Locks. I like the remote lock with edgestate app. It’s 6 dollars a month but give you great info and you can set it up to integrate with Vrbo and Airbnb to send codes that expire to your guest. For locks them self the CG from remote lock is commercial grade I use that for my beach condo. If you need a dead bolt lock I recommend the York zwave yrd216 model those were the top rated for heavy vacation rental use that I could find and if you get a Vera hub it can work with the edgestate software.
For cleaners I have recently discovered the TurnoverBnB app I actually posted about it the other day. I have played around some with it and I really like it and it is free for the first property if you already have your own cleaner and 6 per month for any additional property. It integrates with Vrbo and Airbnb so your cleaners can go into their app and accept a cleaning and when finished they can hit finish and you get an alert. You can also set it up to pay automatically but they charge a processing fee of 3.9 to your credit card. So far so good. My cleaner seems to really like it and she said she will try out and if it works really good for her she is going to make all her owners set up an account so everything still be in one app for her with all of her cleaning schedules vs having multiple communications with multiple owner.
Channel managers. I have looked into them but they seem to be expense and not sure what more You would need to do other then having Airbnb and Vrbo app. I have recently started using beyond pricing which it sets your pricing automatically and is dynamic. It charges 1 % of booming amount but it seems to work pretty well and it does catch Radom data that you might not account for being in high demand.
Would love to know more about big bear and how the numbers look as I would like to get a place out west at some point and most of the ski hills the ROI do not seem that great since the cost of entry is so high but from this forum there seems to be allot of good things said about big bear.
Thank you so much for that, exactly what I was looking for. Big bear does not have a good ROI for this, as far as I can tell, for the reason you mention. But the place is booming, town renovations, new restaurants, influx of corporate capital (for better or worse).
You would probably have to be in the top percentile to cashflow well with a 20% down deal, and really work for it, make it stand out, etc. I know one neighbor of my friends cabin that makes about 1k/month positive cashflow, but he keeps the rate lower and rents to anyone. its a typical 3 bed 2 bath roughly 1500 sq ft unit in a good neighborhood, walking distance to town or slopes (also where mine will be). But he never uses that one. It is not a stand-out cabin per se, but his strategy as mentioned is low rate/rent to anyone, and is established. I think he is around 180-250/night.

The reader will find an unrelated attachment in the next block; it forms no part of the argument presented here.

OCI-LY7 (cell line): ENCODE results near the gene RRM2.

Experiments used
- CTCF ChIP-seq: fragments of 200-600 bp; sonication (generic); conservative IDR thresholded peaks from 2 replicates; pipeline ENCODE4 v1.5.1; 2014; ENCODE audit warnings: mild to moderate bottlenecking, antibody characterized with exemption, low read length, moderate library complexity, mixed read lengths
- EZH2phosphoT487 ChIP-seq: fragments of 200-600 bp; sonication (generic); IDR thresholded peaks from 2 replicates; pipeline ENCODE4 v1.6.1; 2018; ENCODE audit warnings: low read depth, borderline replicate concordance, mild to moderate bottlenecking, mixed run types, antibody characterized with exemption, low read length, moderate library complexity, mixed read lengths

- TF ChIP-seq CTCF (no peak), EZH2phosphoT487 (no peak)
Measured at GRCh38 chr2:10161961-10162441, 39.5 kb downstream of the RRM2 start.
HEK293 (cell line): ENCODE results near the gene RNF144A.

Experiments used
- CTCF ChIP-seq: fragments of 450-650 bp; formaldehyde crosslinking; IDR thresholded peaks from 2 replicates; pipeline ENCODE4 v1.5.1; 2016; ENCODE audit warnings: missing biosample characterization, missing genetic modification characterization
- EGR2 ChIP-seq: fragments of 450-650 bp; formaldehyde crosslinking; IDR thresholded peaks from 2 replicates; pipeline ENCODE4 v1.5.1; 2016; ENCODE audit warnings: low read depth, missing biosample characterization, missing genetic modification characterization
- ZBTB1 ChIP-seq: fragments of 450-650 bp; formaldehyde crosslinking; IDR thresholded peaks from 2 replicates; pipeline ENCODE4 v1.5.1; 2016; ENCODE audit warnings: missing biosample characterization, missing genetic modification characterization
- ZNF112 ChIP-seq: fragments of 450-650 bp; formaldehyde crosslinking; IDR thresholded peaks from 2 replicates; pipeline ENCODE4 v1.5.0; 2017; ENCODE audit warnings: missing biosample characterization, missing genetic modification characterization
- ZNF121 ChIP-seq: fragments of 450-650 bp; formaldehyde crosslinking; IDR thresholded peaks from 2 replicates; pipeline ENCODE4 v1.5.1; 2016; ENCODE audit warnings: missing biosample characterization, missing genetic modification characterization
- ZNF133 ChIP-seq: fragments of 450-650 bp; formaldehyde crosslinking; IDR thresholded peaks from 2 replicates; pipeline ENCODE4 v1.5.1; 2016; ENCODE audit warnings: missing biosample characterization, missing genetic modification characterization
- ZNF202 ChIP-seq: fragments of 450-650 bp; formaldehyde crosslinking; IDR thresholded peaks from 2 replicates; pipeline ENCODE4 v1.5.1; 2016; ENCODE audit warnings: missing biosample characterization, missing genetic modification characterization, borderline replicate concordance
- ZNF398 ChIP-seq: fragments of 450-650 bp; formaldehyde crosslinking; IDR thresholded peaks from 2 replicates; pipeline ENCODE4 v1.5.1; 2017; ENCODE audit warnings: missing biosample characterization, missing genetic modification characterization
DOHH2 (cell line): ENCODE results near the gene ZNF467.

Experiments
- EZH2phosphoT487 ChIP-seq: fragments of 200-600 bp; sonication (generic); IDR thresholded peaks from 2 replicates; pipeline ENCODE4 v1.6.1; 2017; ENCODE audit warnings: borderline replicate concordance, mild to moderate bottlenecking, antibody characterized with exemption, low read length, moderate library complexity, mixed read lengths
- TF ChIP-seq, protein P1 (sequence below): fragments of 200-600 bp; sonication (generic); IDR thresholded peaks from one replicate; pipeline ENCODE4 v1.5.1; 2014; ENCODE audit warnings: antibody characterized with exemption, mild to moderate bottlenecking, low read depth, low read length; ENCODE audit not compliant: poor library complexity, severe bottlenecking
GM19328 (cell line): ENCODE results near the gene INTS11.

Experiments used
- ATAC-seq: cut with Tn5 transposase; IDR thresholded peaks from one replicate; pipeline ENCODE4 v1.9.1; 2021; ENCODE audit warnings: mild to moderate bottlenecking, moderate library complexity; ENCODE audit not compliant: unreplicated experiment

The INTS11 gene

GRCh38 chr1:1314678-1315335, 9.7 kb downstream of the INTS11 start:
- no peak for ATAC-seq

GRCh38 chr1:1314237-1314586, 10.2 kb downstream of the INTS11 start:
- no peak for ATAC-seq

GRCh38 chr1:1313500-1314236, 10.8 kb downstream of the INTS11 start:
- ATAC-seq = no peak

My unit is almost 2k sq feet, 4 bedroom, with a great back yard/deck that has a ton of trees, and hardly any view of neighbors (rare for the area). When you are on the rear deck in the spa, you feel like the forest is yours (which is why we went for this place). I hope to average 350-400/night (factoring peak pricing), but not rent it all the time. Some vacation rental company's analysys says I can get 425/night average with some minor tweaks, which I take with a grain of salt. If I could cover at least half or 3/4 of my nut and still use it fairly often, I would be happy. There are far fewer 4 beds vs 3 beds, and my un-tested strategy is to get that extra bedroom to help rent to double-families who can split the bill.
In Big Bear, as probably with any other mountain town, the nice stuff in good locations sell instantly. The rest sits and chases prices down. Our unit needs a lot of cosmetic work, deferred maintenance and updates. But the bones and location are great.
If you are investing across the US, my un-experienced feeling is that there are better places to get a higher ROI than Big Bear. But its awesome for those of us that live near the ocean in So Cal, and can zip up to the cabin/snow/cool summer air in 2 hours.
@Chris Kreidel you’re spot on about the proximity of Big Bear for people here in SoCal. Closer/more convenient than Mammoth and still has that small town feel.
We have looked extensively around the Lake and into Arrowhead as well and it IS hard to make the numbers work. But by leveraging tech and being creative (duel family setup you mentioned), you could be on to something. That combined with the lifestyle play you referenced also, could be really good. 3/4 coverage on expenses and the opportunity to enjoy the mountains yourself doesn’t seem like too bad of a deal! Good luck!
I think demographics of folks heading to BigBear for weekend getaways are different than most vacation spots. For an STR investment, seems a 2-3 bedroom/2 bath is a sweet spot for BB, as acquisition prices are lower and it hits a target nightly rate for the crowd. If you go too big 4-5 bed it may appeal to a multi-family setup but those are few and far. To get ROI on something larger, you're up around 450+ per night even during non-peak. Most common couples willing to spend a lot per night seem to go to mammoth or Tahoe. I think BB is great for mid-to-lower end market, hence start with a lower entry point cabin. Make it standout as others have said and I think it's definitely doable to cover costs.
Probably mostly correct. However, every time I have been to Big Bear myself, has been with a group of friends, in a large cabin. But this is my sample size of 1 (or 5, if you count my other friends). But our strategy was to get a little bit higher nightly, and rent less often, as we want to use it. Not necessarily to max ROI in this case.
Anyone going to Mammoth or Tahoe from So Cal is either flying, or driving, and doing more than a 2 night stay. Still very easy for So Cal locals to get to Big Bear. Trust me.. I wish I was closer to Mammoth or Tahoe. When we do go, its for a longer duration, given the effort/distance to get there.
As far as technology, I've integrated OwnerRez software into my airbnb listing and my own website and it's been really great. I highly recommend looking into it or something similar.